The cult that emerged around Mulholland Dr. bespoke a participatory engagement with fiction, a collective hunger—to solve, decode, demystify—that Lynch had tapped into with Twin Peaks. Serial narratives grew ever more popular on television after Twin Peaks, and viewers tended to be most fanatical when the intricate plots stemmed from larger underlying mysteries, as with the conspiratorial intrigue of The X-Files (1993–2002) or the shaggy-dog mythology of Lost (2004–2010). Fractured, elliptical stories were not new to cinema—they were in fact the stock in trade of modernist giants like Alain Resnais and Michelangelo Antonioni—but Mulholland Dr. coincided with a mounting appetite for narrative complexity. Audiences were by then accustomed to the shifting time signatures of Quentin Tarantino’s movies, or to the gentler fissures in the films of the Polish director Krzysztof Kieślowski, who explored the cosmic patterns of interlocking lives in The Double Life of Véronique (1991) and the Three Colors trilogy (1993–1994). The rug-pulling trickery of hits like The Usual Suspects (1995) and The Sixth Sense (1999) popularized the notion of narrative as a game; Christopher Nolan’s reverse-chronology Memento, another amnesia neonoir, was released several months before Mulholland Dr., and temporal loops were becoming an increasingly common device, in such films as Donnie Darko (2001), Primer (2004), and Déjà Vu (2006).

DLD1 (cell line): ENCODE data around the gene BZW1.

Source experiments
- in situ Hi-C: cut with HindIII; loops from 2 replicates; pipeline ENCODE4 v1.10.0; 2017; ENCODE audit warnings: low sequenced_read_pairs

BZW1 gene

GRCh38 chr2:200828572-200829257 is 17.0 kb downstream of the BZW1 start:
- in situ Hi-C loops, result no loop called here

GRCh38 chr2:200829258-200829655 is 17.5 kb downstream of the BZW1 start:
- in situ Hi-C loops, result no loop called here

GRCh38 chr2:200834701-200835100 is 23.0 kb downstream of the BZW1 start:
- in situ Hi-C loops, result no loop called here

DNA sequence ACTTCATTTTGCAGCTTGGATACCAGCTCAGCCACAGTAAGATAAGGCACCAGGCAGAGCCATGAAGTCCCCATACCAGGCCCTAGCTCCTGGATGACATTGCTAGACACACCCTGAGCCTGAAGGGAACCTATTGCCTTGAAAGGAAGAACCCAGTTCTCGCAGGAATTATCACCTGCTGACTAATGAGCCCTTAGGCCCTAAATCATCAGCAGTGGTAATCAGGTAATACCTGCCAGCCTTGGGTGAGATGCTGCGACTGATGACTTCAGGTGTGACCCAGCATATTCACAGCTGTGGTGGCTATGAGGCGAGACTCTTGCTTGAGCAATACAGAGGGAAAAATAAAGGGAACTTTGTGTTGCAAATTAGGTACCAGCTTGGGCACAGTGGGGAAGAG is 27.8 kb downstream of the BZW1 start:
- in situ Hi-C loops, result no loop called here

A movie of its moment, Mulholland Dr. proved to be Lynch’s best-reviewed film since Blue Velvet. Year-end critics’ polls in the Village Voice and Film Comment named it the best film of 2001. Despite an underwhelming domestic gross of $7 million, it earned Lynch an Academy Award nomination for Best Director, his third; as with Blue Velvet, it was the film’s only nomination. The acknowledgment spoke to Lynch’s stature as a respected Hollywood elder, albeit one who often operates on its margins, and to the power of Mulholland Dr. as an industry fable—the ultimate expression of Lynch’s deep love-hate relationship with Hollywood.